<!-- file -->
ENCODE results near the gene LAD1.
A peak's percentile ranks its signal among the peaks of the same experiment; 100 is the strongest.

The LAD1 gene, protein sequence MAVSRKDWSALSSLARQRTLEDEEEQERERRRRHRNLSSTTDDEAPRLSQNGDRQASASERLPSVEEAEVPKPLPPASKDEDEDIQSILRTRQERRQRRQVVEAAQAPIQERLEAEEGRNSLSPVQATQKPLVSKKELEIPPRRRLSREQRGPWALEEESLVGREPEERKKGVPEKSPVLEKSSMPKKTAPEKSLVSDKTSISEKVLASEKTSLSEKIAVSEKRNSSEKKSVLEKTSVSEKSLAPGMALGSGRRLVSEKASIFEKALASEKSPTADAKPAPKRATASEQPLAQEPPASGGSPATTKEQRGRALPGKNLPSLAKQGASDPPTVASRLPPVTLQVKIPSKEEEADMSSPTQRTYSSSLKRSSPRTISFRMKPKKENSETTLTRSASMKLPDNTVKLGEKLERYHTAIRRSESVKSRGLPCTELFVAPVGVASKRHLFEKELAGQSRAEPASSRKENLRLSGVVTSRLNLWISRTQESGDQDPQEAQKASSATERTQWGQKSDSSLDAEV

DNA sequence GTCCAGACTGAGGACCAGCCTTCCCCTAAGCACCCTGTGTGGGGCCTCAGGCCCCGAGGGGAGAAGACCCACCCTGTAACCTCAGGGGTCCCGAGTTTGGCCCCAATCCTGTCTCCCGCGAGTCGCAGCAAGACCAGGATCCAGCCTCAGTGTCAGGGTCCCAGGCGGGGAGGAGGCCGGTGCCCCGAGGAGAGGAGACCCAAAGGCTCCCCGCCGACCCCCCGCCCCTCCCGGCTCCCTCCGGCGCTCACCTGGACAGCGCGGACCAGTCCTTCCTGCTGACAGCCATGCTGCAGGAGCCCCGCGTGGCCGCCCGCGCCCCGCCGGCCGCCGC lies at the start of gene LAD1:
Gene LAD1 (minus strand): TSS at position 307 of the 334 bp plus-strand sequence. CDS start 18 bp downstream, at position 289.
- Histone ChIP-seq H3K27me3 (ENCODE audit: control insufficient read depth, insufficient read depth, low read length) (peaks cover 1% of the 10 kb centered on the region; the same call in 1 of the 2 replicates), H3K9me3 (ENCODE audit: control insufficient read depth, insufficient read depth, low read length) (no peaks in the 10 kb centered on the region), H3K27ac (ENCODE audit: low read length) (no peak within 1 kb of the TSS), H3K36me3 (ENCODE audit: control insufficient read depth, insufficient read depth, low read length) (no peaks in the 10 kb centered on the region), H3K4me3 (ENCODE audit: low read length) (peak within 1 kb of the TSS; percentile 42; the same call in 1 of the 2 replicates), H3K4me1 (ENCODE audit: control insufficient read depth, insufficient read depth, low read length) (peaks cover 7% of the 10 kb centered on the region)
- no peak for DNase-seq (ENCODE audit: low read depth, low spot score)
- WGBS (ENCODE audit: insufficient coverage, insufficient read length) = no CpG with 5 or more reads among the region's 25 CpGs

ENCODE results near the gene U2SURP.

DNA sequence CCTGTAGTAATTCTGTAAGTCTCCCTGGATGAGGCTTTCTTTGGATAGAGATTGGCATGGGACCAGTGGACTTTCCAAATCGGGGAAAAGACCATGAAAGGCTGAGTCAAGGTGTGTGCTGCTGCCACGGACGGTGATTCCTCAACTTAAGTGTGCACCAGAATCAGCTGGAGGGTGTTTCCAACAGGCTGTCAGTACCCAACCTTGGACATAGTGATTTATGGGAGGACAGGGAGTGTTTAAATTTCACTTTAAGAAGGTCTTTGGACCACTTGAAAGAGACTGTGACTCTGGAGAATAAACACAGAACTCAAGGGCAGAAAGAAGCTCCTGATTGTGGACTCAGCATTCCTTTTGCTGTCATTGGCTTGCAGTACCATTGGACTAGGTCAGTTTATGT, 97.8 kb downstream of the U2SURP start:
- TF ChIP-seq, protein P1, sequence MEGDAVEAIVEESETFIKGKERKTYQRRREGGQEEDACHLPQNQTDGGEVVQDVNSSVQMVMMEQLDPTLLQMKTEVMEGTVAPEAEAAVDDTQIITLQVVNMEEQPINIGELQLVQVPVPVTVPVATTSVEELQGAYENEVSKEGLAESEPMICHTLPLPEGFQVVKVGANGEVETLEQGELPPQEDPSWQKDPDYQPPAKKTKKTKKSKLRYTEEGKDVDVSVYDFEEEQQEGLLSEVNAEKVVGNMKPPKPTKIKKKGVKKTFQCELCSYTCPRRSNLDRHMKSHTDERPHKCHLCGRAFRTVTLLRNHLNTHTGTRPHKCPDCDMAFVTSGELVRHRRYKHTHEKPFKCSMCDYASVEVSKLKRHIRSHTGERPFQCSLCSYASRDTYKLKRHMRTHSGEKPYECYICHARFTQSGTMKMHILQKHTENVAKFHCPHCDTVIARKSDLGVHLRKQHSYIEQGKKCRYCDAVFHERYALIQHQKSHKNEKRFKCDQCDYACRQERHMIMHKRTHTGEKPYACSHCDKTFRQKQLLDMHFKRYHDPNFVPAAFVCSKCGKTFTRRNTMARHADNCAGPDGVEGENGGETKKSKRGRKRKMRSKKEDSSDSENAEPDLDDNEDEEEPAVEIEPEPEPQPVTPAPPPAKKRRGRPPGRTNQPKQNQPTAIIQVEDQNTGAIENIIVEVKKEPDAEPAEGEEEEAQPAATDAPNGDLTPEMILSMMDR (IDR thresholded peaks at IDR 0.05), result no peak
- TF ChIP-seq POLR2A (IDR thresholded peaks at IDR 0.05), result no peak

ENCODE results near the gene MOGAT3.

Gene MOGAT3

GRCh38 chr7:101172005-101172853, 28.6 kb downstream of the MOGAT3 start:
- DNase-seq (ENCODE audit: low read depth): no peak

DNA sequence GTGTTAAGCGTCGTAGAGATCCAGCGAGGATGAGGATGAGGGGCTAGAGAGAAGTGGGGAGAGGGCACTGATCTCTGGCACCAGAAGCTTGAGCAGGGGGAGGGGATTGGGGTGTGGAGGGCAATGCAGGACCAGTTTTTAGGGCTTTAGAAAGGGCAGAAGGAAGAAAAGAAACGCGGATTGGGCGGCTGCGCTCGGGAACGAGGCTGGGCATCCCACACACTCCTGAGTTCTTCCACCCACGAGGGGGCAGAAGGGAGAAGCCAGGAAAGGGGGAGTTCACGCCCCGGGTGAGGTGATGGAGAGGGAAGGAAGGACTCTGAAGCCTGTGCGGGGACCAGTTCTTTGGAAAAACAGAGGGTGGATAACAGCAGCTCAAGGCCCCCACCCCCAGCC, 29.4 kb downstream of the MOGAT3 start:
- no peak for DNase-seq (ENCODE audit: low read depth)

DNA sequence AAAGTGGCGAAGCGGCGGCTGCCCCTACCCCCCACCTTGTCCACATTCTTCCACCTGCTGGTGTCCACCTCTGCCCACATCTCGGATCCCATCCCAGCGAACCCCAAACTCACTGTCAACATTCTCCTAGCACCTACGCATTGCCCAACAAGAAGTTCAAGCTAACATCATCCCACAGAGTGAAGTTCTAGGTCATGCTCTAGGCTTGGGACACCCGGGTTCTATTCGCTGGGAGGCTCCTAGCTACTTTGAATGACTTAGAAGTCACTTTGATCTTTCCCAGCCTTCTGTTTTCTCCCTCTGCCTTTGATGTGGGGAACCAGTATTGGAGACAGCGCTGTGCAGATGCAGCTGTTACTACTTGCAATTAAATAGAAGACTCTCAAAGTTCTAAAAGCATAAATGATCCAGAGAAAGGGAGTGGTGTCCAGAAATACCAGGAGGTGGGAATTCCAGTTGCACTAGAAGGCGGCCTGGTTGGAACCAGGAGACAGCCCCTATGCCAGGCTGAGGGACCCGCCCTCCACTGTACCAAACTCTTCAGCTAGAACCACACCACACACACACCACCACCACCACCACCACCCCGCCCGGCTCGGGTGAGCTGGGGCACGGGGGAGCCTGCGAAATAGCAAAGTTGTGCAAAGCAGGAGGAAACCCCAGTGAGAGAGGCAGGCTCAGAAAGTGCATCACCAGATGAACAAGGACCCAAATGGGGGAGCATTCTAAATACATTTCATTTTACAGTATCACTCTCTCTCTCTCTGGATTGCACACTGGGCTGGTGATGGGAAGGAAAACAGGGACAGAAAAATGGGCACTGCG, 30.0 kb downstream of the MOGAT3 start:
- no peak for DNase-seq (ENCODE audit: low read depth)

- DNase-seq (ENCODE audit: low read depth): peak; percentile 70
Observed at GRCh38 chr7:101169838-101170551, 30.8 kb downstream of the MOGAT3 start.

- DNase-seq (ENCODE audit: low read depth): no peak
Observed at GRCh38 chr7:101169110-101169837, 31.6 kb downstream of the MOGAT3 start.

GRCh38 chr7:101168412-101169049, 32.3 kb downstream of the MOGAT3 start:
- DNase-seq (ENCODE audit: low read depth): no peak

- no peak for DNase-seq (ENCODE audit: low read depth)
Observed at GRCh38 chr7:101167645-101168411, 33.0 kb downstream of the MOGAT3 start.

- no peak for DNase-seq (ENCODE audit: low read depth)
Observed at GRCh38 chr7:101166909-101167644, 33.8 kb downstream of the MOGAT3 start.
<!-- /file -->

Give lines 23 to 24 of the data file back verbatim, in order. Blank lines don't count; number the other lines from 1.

- DNase-seq (ENCODE audit: low read depth): no peak
Observed at GRCh38 chr7:101169110-101169837, 31.6 kb downstream of the MOGAT3 start.